Awareness of Authorship Criteria and Conflict: Survey in a Medical Institution in India

Upreet Dhaliwal, MS; Navjeevan Singh, MD; Arati Bhatia, MD


December 12, 2006

In This Article


Of the 118 teaching faculty, 23 were not available at the time of distribution of the questionnaire and 77 responded. The sample disposition and response rates are given in Table 1.[8] Fourteen (18%) respondents were in the age group 30-40 years, 31 (40%) were 41-50 years old, 29 (38%) were 51-60 years, 2 (3%) were > 60 years, and 1 patient (1%) did not disclose age. Twenty-eight (36%) respondents reported that they had zero to 15 indexed publications, 24 (31%) had 16 to 35, and 19 (25%) had > 36. Six (8%) respondents did not disclose the number.

Awareness of Authorship Criteria

Fifty respondents (65%) reported that they were aware that authorship criteria existed; only 34 (44%) correctly identified a source. Barring one, none of the respondents had heard of the existence of local, institutional guidelines for authorship. On the basis of the results, we identified 3 groups of respondents: (a) those who could name a source correctly (n = 34), (b) those who knew criteria existed but could not name a source (n = 16), and (c) those who did not know that criteria existed (n = 27). The first group correctly identified an average of 9.62 ± 1.97 of the 14 criteria listed in the questionnaire; the second correctly identified an average of 8.81 ± 3.06; the third correctly identified an average of 8.56 ± 2.23 criteria. The difference was not statistically significant (P = .20).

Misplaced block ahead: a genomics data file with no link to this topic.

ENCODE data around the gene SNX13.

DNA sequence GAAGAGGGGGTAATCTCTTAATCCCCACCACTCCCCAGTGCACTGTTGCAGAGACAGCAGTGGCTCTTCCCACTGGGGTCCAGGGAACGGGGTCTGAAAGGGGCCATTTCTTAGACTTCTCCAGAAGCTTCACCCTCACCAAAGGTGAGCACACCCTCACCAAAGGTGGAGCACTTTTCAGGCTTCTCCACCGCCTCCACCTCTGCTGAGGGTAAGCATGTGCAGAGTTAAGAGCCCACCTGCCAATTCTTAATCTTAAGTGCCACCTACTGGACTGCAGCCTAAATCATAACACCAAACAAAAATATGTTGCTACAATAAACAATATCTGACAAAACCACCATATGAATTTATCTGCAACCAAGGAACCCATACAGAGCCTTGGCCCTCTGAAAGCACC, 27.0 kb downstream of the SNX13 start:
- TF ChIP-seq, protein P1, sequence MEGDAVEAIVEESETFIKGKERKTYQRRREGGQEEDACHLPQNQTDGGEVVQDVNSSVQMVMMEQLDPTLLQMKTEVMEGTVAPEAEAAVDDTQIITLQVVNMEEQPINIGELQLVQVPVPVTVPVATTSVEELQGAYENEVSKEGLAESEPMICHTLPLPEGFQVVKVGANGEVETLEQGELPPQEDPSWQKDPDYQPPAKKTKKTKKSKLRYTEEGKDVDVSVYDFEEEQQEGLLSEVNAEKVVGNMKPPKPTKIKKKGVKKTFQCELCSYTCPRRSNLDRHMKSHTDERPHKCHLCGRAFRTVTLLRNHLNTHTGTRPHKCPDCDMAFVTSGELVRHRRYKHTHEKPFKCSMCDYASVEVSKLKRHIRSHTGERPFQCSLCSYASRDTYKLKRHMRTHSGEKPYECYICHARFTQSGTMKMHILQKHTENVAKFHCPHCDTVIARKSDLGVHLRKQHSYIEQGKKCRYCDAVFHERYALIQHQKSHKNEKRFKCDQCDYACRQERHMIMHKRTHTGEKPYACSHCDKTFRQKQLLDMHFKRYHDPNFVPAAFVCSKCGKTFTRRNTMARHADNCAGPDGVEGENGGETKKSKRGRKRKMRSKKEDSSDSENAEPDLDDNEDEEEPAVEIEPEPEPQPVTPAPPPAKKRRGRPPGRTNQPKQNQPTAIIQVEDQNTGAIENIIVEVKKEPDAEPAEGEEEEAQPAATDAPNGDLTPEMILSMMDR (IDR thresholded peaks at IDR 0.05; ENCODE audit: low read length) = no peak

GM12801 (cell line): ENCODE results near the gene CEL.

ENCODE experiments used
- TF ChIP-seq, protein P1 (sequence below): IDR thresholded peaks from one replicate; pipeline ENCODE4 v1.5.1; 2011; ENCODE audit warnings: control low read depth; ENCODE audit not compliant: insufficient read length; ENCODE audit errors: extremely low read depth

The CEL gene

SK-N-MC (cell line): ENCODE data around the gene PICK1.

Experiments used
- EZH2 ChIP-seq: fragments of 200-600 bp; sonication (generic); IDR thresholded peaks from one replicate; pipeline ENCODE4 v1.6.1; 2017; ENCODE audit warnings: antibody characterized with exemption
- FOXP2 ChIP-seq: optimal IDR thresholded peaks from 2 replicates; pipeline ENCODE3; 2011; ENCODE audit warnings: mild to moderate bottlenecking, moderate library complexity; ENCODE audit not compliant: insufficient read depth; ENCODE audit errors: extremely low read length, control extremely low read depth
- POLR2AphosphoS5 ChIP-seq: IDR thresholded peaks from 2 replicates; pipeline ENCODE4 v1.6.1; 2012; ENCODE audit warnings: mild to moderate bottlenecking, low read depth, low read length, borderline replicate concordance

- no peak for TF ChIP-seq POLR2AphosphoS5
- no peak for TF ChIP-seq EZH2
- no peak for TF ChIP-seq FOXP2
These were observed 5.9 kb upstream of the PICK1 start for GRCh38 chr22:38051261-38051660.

Criteria Used to Award Authorship

The criteria reported by respondents for awarding authorship are given in Table 2. Forty-three (56%) respondents correctly indicated the criteria identified by ICMJE as essential for awarding authorship, but only 5 (7%) of them indicated just those and none other.

Rate and Type of Conflict

Overall, 30 (39%) respondents reported conflict over authorship issues; some reported more than 1 reason. Twenty-one (27%) respondents had experienced conflict-self, while 19 (25%) had experienced conflict-other. Tables 3 and 4 show the reasons given for conflict. On the basis of the results, the nature of authorship conflict was classified into 3 types: (a) relating to ownership of data, (b) gift authorship, and (c) pertaining to academic competition, personality differences, intellectual passion, or order of authorship. There was no difference between the respondents who reported conflict and those who did not with regard to the number of authorship and acknowledgement criteria identified correctly (0.78).


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